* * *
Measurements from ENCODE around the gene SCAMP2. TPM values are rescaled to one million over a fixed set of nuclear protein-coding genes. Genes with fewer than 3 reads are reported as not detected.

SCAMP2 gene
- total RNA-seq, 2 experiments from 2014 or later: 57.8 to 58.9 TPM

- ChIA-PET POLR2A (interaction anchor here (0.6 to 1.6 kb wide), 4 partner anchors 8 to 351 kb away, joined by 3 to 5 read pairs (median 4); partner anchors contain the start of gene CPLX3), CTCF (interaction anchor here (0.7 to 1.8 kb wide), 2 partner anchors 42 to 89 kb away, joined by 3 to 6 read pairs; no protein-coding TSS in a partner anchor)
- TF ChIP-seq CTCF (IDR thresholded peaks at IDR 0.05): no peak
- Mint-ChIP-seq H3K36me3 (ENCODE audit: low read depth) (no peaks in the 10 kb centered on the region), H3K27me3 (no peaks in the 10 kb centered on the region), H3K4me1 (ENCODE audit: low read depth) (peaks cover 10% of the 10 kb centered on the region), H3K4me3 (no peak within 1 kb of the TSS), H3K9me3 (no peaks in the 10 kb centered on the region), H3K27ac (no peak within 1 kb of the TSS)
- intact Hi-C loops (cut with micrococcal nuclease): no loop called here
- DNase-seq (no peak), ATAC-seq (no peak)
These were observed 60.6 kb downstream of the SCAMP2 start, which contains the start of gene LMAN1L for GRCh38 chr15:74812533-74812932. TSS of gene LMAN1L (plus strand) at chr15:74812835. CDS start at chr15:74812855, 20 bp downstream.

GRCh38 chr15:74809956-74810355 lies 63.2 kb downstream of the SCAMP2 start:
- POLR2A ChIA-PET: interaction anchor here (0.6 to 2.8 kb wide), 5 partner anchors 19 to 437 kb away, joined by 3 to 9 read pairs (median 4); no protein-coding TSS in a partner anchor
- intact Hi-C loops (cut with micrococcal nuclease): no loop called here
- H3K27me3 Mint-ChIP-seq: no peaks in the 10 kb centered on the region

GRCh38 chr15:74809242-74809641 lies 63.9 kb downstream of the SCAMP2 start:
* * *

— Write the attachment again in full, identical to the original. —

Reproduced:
Measurements from ENCODE around the gene SCAMP2. TPM values are rescaled to one million over a fixed set of nuclear protein-coding genes. Genes with fewer than 3 reads are reported as not detected.

SCAMP2 gene
- total RNA-seq, 2 experiments from 2014 or later: 57.8 to 58.9 TPM

- ChIA-PET POLR2A (interaction anchor here (0.6 to 1.6 kb wide), 4 partner anchors 8 to 351 kb away, joined by 3 to 5 read pairs (median 4); partner anchors contain the start of gene CPLX3), CTCF (interaction anchor here (0.7 to 1.8 kb wide), 2 partner anchors 42 to 89 kb away, joined by 3 to 6 read pairs; no protein-coding TSS in a partner anchor)
- TF ChIP-seq CTCF (IDR thresholded peaks at IDR 0.05): no peak
- Mint-ChIP-seq H3K36me3 (ENCODE audit: low read depth) (no peaks in the 10 kb centered on the region), H3K27me3 (no peaks in the 10 kb centered on the region), H3K4me1 (ENCODE audit: low read depth) (peaks cover 10% of the 10 kb centered on the region), H3K4me3 (no peak within 1 kb of the TSS), H3K9me3 (no peaks in the 10 kb centered on the region), H3K27ac (no peak within 1 kb of the TSS)
- intact Hi-C loops (cut with micrococcal nuclease): no loop called here
- DNase-seq (no peak), ATAC-seq (no peak)
These were observed 60.6 kb downstream of the SCAMP2 start, which contains the start of gene LMAN1L for GRCh38 chr15:74812533-74812932. TSS of gene LMAN1L (plus strand) at chr15:74812835. CDS start at chr15:74812855, 20 bp downstream.

GRCh38 chr15:74809956-74810355 lies 63.2 kb downstream of the SCAMP2 start:
- POLR2A ChIA-PET: interaction anchor here (0.6 to 2.8 kb wide), 5 partner anchors 19 to 437 kb away, joined by 3 to 9 read pairs (median 4); no protein-coding TSS in a partner anchor
- intact Hi-C loops (cut with micrococcal nuclease): no loop called here
- H3K27me3 Mint-ChIP-seq: no peaks in the 10 kb centered on the region

GRCh38 chr15:74809242-74809641 lies 63.9 kb downstream of the SCAMP2 start: